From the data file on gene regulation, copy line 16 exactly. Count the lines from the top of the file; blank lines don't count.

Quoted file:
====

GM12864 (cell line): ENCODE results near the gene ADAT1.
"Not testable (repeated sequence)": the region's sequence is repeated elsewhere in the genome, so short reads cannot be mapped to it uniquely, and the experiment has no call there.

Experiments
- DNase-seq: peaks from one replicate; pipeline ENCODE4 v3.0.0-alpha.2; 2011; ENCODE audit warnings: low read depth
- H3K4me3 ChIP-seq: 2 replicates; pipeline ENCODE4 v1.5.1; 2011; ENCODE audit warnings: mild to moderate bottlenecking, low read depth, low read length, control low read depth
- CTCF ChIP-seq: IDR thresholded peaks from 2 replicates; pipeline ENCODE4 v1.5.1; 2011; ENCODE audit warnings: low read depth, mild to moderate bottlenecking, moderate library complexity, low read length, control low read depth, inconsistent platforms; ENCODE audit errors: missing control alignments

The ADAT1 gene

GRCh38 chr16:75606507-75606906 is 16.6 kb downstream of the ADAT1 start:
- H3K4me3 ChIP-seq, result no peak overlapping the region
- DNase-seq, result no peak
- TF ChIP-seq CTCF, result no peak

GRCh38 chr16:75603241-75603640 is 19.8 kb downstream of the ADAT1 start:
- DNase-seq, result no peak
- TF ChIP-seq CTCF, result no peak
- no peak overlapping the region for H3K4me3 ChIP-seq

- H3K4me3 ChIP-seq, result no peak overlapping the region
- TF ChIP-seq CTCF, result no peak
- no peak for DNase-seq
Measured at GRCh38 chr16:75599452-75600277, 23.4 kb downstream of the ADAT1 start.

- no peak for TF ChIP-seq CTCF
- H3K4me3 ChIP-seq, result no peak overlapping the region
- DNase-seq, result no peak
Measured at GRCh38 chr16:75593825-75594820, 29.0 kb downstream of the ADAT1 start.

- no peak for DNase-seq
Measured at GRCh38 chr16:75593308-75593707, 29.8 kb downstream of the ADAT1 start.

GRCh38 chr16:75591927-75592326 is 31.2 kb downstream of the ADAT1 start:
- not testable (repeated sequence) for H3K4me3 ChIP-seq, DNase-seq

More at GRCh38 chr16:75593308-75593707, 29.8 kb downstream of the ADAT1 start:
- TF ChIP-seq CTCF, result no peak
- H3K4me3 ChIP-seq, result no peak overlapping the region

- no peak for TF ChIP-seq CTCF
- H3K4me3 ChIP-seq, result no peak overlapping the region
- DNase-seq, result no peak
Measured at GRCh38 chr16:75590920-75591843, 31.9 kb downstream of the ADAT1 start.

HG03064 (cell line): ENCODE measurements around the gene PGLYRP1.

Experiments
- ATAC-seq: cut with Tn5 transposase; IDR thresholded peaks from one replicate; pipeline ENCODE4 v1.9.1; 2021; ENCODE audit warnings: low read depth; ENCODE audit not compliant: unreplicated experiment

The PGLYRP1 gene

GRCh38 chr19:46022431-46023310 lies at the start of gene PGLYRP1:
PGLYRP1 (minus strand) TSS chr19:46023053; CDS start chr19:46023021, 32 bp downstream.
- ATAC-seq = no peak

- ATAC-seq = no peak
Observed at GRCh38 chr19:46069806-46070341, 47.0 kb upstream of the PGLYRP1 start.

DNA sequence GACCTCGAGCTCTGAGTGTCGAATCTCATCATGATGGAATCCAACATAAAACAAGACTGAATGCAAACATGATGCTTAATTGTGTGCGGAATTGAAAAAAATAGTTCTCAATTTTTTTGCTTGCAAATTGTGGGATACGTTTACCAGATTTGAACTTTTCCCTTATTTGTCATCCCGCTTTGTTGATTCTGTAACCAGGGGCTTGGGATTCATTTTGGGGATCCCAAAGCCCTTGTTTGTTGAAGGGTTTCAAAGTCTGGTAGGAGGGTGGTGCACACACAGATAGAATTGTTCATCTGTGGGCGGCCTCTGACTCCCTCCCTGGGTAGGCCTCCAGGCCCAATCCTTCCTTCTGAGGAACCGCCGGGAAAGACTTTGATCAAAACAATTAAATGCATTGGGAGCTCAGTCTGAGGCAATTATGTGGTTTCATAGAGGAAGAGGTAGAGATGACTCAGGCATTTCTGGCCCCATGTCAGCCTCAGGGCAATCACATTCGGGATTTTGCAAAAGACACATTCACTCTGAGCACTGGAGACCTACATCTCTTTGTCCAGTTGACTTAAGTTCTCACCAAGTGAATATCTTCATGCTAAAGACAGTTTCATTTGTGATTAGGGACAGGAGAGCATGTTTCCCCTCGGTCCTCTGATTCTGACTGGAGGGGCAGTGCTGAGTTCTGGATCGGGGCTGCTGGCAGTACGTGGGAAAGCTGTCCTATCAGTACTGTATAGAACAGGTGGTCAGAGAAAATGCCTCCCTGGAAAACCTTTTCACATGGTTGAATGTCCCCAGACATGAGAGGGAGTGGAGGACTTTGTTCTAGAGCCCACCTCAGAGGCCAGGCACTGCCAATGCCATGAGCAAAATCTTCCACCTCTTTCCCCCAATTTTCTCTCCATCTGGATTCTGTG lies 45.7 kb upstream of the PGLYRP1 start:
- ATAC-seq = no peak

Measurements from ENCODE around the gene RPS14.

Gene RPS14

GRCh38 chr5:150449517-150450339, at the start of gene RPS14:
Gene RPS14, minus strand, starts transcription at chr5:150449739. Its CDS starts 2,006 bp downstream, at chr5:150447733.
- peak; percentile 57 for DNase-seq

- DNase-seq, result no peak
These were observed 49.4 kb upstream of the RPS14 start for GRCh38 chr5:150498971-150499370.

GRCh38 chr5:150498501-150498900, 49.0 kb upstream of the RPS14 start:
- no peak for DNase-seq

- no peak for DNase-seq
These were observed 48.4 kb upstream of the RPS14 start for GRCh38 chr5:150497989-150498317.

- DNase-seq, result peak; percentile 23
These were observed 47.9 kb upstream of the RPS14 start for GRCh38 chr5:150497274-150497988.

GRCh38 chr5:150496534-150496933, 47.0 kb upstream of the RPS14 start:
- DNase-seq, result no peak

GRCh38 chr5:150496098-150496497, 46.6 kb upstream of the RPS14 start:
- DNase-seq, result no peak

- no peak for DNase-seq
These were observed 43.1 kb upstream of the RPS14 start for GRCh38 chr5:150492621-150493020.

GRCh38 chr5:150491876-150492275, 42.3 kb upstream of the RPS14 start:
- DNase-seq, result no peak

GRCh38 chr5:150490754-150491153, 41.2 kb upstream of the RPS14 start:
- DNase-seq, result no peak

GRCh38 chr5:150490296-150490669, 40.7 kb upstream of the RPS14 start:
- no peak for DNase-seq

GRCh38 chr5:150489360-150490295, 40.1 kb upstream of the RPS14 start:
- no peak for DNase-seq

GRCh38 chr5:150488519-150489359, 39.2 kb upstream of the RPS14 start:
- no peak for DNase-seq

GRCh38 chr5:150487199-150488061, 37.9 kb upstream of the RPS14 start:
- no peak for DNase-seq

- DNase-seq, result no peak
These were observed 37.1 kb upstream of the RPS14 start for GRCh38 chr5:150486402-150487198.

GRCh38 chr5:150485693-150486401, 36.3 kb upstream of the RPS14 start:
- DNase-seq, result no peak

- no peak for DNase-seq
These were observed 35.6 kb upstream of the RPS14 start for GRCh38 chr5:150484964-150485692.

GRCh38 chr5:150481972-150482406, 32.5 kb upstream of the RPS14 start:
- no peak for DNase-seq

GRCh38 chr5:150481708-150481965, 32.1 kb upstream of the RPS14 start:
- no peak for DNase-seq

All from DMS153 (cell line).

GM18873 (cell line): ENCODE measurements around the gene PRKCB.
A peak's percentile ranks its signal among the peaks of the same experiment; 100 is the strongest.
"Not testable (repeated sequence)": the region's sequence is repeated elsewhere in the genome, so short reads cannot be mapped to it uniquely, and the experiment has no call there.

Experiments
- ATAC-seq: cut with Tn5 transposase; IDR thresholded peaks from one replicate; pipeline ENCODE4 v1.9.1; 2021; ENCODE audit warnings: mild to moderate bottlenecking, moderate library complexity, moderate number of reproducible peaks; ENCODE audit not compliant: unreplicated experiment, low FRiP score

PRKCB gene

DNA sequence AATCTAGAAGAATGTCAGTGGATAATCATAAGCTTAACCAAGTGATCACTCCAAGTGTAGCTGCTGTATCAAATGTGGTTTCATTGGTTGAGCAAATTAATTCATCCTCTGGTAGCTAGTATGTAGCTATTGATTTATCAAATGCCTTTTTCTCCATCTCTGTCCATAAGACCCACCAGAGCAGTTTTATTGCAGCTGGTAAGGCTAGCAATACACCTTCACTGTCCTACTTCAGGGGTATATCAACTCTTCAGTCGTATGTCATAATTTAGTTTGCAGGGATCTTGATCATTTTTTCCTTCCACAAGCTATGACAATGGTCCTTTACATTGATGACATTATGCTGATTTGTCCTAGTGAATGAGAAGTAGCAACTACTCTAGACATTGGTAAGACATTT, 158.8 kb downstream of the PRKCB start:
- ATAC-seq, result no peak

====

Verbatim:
- H3K4me3 ChIP-seq, result no peak overlapping the region